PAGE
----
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Functional food can tap into ‘long-term, proactive’ approaches to health [Interview]

Article-Functional food can tap into ‘long-term, proactive’ approaches to health [Interview]

A rising and proactive interest in holistic health is providing ample opportunities for health ingredients with the right positioning, according to Mike Hughes, Head of Research and Insight at FMCG Gurus.

“Consumers have re-evaluated their health as a result of COVID-19 and the new normal,” Hughes said. “They will be taking a long-term and proactive approach to health maintenance and, as a result of this, will be seeking out ingredient-led claims more to deal with a variety of issues such as digestive health, emotional well-being, and immunity.

“This is going drive opportunity for innovation across the functional food, drink and supplement market – opportunities to further promote the benefits of tried-and-trusted ingredients and also introduce consumer to new and innovative ingredients.”

With a wealth of functional ingredients available, it can be daunting knowing which one to incorporate into a product. Brands need to consider the specific health benefit they are looking to impact, said Hughes. Nevertheless, the concept of holistic health – being conscious of how physical, mental, and emotional health are intertwined and can influence each other – is creating interest in ingredients that benefit overall well-being.

“Ultimately, consumers are adopting the notion of holistic health,” Hughes said. “So, the average consumer doesn’t want to just address one specific area of health. […] They will ask, how do I improve my health and wellness in general and, as a result of that, I aim to improve my digestive health, emotional well-being, immunity or joint and bone health as a result. So, the ingredients that appeal will be those that offer a variety of benefits simultaneously.”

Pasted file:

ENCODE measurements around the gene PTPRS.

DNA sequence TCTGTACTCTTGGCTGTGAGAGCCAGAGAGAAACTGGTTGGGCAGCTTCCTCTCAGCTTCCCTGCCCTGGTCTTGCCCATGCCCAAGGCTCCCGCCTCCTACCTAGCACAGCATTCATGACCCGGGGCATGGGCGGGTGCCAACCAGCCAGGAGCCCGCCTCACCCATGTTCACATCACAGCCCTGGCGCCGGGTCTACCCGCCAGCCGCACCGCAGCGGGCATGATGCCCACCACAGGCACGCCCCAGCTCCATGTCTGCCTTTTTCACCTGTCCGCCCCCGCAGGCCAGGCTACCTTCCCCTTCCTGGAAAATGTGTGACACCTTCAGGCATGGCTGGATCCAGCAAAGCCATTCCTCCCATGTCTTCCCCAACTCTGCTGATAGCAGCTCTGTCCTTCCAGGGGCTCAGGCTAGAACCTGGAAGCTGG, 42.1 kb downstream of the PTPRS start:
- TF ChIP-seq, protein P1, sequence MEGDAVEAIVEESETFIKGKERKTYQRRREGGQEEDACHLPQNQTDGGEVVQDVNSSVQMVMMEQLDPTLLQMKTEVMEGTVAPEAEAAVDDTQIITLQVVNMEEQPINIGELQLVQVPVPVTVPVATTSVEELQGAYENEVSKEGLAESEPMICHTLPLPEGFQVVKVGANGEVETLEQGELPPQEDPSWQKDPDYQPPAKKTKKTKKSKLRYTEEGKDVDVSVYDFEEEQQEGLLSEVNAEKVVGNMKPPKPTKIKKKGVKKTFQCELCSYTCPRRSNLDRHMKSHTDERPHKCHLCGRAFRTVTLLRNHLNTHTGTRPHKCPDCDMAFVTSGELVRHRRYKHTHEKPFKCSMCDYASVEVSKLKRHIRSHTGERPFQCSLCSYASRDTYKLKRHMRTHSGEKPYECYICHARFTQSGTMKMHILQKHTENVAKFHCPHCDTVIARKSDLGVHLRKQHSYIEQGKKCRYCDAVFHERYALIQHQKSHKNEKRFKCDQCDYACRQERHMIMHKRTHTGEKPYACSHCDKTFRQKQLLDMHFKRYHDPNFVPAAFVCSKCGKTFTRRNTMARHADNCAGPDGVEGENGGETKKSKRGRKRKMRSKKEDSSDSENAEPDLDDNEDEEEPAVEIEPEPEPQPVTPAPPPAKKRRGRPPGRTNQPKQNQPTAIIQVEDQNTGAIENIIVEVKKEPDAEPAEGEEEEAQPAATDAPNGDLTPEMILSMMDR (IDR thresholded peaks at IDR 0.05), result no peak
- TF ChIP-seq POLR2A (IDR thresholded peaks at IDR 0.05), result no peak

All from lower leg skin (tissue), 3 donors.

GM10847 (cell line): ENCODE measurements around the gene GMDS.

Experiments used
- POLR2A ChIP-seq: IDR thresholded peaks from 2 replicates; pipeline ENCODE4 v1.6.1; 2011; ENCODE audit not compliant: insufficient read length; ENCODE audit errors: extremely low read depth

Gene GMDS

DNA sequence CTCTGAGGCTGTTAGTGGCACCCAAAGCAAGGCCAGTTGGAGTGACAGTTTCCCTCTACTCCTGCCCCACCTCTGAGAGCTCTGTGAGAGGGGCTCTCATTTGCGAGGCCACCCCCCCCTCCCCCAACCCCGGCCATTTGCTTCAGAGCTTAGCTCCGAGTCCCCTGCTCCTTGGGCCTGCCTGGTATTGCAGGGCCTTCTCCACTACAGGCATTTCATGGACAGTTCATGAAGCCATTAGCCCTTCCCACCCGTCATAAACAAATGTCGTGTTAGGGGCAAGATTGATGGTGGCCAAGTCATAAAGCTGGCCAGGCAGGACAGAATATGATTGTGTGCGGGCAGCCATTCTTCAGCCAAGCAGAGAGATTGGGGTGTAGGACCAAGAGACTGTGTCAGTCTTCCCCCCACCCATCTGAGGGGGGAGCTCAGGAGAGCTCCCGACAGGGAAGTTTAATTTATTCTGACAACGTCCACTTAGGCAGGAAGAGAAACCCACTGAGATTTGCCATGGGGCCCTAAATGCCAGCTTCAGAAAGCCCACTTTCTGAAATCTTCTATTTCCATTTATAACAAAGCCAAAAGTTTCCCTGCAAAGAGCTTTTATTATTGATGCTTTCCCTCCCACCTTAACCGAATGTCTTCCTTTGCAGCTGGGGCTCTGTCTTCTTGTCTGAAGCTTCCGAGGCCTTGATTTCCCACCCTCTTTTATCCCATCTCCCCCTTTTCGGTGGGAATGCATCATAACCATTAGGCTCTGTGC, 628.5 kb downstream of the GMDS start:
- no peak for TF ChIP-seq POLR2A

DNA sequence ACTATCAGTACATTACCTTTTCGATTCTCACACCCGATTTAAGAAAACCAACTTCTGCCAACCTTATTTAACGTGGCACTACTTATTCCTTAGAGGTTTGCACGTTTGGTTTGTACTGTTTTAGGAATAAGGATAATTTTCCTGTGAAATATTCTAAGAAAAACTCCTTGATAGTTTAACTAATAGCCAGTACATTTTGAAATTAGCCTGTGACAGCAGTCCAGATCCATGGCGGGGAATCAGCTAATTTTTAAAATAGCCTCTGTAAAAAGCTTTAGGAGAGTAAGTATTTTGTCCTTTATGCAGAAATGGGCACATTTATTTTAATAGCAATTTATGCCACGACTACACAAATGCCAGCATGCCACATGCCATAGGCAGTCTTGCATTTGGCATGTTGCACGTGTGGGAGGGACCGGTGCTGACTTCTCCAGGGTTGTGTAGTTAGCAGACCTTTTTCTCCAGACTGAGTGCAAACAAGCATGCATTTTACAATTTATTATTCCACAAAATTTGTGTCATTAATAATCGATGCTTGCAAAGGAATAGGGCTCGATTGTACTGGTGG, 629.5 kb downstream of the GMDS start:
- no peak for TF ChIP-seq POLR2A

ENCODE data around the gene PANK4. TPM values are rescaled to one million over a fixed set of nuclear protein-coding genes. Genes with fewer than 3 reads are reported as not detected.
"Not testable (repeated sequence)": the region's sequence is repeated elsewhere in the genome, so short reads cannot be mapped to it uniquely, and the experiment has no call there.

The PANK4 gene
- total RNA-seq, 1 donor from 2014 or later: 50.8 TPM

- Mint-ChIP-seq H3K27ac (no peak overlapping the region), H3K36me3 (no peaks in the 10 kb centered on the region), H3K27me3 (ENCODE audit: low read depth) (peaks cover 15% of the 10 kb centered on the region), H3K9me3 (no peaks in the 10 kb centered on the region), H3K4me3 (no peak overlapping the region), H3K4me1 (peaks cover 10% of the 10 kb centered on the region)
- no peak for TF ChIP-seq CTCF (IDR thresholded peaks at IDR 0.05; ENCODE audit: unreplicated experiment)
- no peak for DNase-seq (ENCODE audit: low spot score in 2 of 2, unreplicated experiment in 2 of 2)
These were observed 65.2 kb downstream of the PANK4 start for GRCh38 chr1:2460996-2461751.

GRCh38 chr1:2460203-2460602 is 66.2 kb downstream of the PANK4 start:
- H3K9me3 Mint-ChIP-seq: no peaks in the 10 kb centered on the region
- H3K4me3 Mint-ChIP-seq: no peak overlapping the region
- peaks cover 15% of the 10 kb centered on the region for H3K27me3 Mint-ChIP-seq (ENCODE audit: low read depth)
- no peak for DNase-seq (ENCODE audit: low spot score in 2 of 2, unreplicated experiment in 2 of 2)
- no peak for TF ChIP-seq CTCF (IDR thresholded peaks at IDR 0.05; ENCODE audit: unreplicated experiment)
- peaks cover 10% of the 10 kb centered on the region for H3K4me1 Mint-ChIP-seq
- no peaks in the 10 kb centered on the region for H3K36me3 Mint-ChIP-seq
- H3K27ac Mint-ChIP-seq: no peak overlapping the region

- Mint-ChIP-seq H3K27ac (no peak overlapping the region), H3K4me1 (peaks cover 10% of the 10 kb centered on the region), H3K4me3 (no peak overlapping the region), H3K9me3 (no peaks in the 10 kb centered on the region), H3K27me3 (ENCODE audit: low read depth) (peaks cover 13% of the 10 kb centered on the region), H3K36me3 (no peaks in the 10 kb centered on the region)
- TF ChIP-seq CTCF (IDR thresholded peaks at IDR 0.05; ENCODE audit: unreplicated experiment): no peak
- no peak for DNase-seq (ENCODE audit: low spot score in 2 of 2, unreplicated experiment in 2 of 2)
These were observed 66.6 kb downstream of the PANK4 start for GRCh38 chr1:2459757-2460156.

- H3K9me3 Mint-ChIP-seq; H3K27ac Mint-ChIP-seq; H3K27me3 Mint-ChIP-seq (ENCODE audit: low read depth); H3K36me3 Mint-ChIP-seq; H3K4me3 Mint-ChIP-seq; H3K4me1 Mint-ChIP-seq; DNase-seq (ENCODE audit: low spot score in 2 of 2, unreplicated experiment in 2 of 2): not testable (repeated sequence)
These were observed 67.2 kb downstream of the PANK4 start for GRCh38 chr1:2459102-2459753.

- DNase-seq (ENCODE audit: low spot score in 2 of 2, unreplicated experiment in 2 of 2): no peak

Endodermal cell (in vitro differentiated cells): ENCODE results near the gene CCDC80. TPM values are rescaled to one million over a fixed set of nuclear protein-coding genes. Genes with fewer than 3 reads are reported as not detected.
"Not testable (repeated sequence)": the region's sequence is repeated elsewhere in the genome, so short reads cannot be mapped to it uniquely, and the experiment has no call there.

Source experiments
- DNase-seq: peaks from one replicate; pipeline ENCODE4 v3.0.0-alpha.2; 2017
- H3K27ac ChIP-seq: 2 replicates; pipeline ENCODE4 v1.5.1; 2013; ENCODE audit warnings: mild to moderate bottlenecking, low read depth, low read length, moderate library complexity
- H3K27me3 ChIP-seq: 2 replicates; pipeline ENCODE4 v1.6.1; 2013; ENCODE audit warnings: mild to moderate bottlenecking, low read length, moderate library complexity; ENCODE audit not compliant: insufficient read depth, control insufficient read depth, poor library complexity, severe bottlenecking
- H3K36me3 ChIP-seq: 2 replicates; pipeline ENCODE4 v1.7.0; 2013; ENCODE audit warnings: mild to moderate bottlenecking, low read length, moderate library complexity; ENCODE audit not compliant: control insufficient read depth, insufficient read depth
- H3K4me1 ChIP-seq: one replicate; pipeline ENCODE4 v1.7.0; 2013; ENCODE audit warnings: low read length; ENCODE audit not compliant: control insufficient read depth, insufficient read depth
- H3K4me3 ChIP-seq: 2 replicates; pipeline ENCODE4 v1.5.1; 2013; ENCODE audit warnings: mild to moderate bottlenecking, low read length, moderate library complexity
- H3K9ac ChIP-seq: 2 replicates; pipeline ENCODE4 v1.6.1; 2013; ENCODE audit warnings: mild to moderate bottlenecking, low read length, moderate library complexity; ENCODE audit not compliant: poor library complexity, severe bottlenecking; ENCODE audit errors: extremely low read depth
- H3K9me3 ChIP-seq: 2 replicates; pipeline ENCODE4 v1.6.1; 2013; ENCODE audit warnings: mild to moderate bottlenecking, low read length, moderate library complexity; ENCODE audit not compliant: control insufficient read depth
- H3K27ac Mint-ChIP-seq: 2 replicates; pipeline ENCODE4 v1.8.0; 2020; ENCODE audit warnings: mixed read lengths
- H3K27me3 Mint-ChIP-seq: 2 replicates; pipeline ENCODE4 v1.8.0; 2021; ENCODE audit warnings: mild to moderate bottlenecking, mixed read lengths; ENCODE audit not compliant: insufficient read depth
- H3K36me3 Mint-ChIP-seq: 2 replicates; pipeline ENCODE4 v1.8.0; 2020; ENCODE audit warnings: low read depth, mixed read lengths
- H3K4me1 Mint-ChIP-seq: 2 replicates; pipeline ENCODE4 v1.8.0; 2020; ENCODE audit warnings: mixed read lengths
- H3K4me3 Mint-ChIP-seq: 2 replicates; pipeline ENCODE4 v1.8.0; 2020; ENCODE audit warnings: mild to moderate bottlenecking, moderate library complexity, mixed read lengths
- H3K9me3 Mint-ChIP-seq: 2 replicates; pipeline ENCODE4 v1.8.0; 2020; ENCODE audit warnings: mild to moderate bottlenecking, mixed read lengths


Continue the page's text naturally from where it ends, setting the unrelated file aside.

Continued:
Which ingredients?

Since the onset of the COVID-19 global pandemic, UK-based FMCG Gurus has seen a rise in consumers seeking out known nutrients such as omega-3, calcium, vitamin C and D, protein, and probiotics.

“At the same time, there’s a whole host of opportunities for innovation with ingredients that consumers are less familiar with. The postbiotics market is growing, for instance – very slowly as it is niche at the minute – but, nevertheless, it is growing.

“There are also opportunities to educate people about ingredients such as lactoferrin, which is associated with immune health, as well as botanicals that are associated with aiding sleep. Ashwagandha, for instance, is a natural remedy associated with relaxation. There is real scope for a variety of ingredients to become popular and influential.”

The right positioning is crucial

Manufacturers must also know how to position ingredient so they resonate with consumers. Providing scientific evidence to back up health claims is important while for new, emerging ingredients, consumers may need reassurance on issues such as provenance, the safe history of use, or sustainable sourcing.

Brands should not shy away from sharing information to raise awareness about the ingredients they use and why, especially for ones that may be unfamiliar to the mainstream consumer, like ashwagandha or adaptogenic mushrooms, such as reishi or cordyceps.

“I think brands can overestimate consumer awareness and savviness towards some of these ingredients. Consumers are doing their own research but they are more likely to do it with tried-and-trusted ingredients,” Hughes said.

“People don’t really go to the doctor to talk about diet plans or healthy ingredients. Brands’ websites are important but […] they could also look to social media and influencers to communicate this information. What’s really important, however, is ensuring that information is credible and not being communicated in a misleading way.”

Making indulgent products better-for-you

FMCG Gurus has noted demand for healthy ingredients in a wide range of food and drink categories, particularly in products that are already perceived as being ‘better-for-you’, such as dairy, cereal-based products or chilled juices.

“But we are also seeing a rise in demand for functional ingredients in impulse categories, such as snack bars and soft drinks,” Hughes added. “This is [because] consumers can often feel that the products they turn to on-the-go, and their diet in general, are unhealthy. Time-scarcity is a reason for this, and they want their consumption occasions to become more considered, meaning they want functional ingredients in these categories.”